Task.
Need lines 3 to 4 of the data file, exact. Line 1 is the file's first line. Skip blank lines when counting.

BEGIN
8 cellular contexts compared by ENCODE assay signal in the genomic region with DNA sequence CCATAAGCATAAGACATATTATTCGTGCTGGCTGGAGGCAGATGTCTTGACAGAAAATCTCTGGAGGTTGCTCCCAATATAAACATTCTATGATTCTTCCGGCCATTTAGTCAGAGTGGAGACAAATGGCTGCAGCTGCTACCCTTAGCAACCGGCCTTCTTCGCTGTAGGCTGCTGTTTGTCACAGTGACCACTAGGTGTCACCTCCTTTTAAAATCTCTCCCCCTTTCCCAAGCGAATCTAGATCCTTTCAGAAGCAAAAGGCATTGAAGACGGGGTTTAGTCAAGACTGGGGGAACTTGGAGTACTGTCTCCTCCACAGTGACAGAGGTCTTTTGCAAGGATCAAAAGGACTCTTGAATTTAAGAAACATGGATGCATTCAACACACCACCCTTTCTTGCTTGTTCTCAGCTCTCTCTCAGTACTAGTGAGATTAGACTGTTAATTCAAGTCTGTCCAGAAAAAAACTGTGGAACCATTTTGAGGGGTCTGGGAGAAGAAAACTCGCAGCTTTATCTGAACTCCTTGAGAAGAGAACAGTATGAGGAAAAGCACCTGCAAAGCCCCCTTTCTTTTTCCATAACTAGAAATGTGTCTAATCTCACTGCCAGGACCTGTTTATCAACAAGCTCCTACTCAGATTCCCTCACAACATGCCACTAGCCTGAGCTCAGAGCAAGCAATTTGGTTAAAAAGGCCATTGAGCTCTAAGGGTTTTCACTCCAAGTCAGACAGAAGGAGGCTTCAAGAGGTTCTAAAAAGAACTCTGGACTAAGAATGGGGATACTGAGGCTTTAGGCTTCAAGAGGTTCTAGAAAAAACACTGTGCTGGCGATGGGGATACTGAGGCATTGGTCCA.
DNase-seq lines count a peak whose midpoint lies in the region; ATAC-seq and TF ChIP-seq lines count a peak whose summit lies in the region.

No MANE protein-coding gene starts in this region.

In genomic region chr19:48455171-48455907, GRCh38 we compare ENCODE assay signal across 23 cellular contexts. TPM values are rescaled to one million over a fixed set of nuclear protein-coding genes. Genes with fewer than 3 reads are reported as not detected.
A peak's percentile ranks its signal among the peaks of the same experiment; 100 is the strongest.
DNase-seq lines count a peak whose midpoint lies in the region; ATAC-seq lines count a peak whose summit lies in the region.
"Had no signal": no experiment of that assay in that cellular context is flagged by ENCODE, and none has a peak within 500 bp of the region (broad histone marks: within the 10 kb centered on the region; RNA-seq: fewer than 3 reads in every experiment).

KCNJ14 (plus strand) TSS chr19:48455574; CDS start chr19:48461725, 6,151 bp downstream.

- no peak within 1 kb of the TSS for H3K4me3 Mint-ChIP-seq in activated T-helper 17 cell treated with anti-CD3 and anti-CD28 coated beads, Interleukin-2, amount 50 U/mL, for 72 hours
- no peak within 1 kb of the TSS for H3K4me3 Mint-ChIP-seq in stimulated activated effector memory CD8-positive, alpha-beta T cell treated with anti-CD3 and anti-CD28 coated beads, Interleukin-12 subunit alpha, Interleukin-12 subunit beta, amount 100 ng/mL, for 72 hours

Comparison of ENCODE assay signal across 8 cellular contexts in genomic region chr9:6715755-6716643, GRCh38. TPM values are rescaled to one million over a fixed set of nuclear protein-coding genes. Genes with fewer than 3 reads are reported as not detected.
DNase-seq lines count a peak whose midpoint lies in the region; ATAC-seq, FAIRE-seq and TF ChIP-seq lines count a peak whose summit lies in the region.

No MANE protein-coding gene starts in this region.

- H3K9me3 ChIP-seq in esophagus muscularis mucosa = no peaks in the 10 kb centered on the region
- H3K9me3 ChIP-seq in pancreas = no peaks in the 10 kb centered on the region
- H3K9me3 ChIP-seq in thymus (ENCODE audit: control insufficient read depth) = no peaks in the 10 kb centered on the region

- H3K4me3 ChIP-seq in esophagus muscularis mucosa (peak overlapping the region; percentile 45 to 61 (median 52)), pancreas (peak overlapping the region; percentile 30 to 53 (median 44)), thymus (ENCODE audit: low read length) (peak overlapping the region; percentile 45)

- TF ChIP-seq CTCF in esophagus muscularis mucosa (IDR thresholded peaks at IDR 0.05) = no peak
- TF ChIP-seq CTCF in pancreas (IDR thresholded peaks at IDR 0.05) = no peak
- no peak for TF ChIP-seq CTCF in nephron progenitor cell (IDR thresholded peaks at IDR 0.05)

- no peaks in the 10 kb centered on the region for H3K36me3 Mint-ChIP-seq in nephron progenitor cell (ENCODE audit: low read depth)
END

No MANE protein-coding gene starts in this region.

In genomic region chr19:48455171-48455907, GRCh38 we compare ENCODE assay signal across 23 cellular contexts. TPM values are rescaled to one million over a fixed set of nuclear protein-coding genes. Genes with fewer than 3 reads are reported as not detected.